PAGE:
Precision Agriculture

, Volume 18, Issue 4, pp 635–666 | Cite as

A review of recent sensing technologies to detect invertebrates on crops

  • Huajian Liu
  • Sang-Heon Lee
  • Javaan Singh Chahl


Precision agriculture needs integrated pest management (IPM), for which detection and identification of target invertebrate species is a prerequisite. Researchers have been developing various technologies to detect pests more efficiently and accurately. However, these existing sensing technologies still have limitations for effective infield applications. This review paper aims to explore the relative technologies and find a sensing method that has potential to detect and identify common invertebrates on crops, such as butterflies, locusts, snails and slugs. It was found that there are two main research branches for invertebrate detection and identification: acoustic sensing and machine vision system (MVS). Acoustic sensing is suitable for detecting and identifying pests in soil, stored grains and wood, while usually acoustic sensors need to be attached to samples for inspection, which causes difficulties for efficient infield applications. MVS has the potential to provide a more effective and flexible way to detect and identify invertebrates on crops. In recent work with MVS, the technologies of invertebrate identification have been intensively studied, however, infield detection is relatively weak. This review points out the current research gaps and then discusses the potential research directions.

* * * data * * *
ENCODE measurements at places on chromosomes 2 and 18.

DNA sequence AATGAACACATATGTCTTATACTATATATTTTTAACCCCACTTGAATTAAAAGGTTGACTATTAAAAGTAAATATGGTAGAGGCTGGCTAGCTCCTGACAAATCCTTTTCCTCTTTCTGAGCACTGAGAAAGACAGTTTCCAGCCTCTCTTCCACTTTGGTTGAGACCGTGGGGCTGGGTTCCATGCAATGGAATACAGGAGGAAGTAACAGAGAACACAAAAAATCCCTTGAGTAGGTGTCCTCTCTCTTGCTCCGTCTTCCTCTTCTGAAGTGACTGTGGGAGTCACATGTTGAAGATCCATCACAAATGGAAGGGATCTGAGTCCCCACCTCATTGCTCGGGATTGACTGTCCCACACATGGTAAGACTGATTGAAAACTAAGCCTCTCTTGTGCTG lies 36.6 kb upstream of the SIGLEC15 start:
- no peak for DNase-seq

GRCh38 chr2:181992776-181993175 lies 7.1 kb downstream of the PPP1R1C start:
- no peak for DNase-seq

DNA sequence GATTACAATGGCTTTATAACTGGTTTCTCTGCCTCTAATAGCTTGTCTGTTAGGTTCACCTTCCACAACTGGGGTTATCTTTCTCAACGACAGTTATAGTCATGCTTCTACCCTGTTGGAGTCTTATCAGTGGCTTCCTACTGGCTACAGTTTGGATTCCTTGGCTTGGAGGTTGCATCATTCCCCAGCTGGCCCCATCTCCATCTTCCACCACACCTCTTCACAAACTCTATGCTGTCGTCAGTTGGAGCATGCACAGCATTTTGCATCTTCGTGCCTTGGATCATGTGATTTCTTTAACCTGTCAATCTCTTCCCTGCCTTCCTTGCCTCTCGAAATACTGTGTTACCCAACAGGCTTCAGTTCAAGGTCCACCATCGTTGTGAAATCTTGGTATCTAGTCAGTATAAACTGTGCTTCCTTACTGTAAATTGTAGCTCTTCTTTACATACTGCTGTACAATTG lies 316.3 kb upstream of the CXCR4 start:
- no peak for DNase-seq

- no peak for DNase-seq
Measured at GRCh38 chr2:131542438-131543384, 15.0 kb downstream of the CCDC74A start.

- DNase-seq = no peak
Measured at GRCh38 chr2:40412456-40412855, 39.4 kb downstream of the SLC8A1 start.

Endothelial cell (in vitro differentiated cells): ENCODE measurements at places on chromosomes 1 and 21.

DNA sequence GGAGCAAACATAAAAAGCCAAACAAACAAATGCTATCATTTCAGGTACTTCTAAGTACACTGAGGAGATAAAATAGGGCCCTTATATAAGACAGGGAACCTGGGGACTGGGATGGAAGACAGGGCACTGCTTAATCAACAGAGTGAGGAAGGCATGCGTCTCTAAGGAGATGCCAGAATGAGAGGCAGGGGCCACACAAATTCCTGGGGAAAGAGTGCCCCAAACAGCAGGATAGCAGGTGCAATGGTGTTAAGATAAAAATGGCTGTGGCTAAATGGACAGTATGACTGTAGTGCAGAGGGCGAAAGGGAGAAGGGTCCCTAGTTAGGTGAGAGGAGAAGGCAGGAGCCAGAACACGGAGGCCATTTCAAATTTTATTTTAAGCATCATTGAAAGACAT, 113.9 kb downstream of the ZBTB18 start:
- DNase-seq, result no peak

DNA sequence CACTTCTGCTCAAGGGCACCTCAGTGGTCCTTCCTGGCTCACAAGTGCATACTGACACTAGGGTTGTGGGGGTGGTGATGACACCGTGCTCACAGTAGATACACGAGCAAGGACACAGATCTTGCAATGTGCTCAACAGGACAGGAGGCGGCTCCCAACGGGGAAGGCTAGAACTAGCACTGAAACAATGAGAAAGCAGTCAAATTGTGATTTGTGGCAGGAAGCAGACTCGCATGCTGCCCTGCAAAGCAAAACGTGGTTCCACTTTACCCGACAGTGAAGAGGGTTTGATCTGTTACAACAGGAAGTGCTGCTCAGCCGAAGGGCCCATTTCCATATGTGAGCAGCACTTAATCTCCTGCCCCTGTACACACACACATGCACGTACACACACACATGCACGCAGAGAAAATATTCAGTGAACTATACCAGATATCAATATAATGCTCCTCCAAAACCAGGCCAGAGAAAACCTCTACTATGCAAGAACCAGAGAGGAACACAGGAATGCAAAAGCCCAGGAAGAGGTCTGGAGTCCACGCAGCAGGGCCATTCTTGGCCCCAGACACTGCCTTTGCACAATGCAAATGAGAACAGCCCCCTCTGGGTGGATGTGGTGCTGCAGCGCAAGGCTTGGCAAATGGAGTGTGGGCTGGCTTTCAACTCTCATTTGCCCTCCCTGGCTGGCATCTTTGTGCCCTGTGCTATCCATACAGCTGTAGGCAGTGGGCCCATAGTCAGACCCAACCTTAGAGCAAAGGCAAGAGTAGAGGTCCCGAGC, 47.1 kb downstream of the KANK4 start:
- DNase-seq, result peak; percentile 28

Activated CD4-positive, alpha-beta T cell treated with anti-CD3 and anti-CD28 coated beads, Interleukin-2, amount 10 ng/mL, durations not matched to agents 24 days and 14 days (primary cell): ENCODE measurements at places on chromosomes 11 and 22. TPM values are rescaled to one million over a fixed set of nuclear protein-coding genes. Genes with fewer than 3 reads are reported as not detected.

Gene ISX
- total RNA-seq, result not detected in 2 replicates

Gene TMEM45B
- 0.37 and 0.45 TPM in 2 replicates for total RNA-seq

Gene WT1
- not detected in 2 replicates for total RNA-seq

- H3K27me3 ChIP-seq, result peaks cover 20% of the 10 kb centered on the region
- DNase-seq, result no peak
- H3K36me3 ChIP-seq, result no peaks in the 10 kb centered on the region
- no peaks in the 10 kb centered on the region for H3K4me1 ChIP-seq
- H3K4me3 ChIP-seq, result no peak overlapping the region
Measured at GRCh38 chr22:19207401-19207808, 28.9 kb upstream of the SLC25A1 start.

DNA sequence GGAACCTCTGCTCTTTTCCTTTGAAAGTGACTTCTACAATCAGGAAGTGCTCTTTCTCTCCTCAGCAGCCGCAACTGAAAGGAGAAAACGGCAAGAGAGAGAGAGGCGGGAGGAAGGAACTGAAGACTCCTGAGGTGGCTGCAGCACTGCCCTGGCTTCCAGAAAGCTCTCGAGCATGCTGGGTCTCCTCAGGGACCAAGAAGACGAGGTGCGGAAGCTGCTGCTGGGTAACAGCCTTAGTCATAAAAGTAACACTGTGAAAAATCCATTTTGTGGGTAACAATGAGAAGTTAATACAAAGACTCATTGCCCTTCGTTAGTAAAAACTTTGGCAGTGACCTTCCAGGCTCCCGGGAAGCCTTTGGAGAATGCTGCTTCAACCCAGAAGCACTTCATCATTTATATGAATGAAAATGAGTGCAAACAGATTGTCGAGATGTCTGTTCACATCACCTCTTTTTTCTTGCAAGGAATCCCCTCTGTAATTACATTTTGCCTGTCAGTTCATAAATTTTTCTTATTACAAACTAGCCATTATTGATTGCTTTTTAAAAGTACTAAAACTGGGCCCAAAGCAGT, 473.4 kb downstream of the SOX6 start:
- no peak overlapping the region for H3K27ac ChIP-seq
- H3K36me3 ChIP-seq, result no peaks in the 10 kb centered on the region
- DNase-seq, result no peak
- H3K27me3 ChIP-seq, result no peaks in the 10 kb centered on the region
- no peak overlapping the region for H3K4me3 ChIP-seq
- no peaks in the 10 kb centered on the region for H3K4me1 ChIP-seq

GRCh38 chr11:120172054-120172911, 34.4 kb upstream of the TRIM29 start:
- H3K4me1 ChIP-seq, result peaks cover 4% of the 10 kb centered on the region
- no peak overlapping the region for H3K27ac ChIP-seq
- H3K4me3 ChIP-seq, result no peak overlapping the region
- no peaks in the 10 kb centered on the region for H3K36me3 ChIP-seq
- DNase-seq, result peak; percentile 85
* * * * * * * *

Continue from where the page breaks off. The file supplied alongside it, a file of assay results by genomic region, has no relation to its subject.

Invertebrate detection Insect identification IPM Machine vision Acoustic sensing 

Artificial neural network




Computerized tomographic


Digital automated identification system


Field of view


Gray-level co-occurrence matrix


Impact acoustic


Integrated pest management system


Linear discriminant analysis


Laser Doppler vibrometer


Light emitting diode


Logistic model tree


Modulus of elasticity


Machine vision system


Quadratic discriminant analysis


Structure from motion


Scale-invariant feature transform


Support vector machine


Time of flight




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Copyright information

© Springer Science+Business Media New York 2016

Authors and Affiliations

  1. 1.School of EngineeringUniversity of South AustraliaAdelaideAustralia
  2. 2.Joint Operations and Analysis DivisionDefence Science and Technology OrganisationCanberraAustralia

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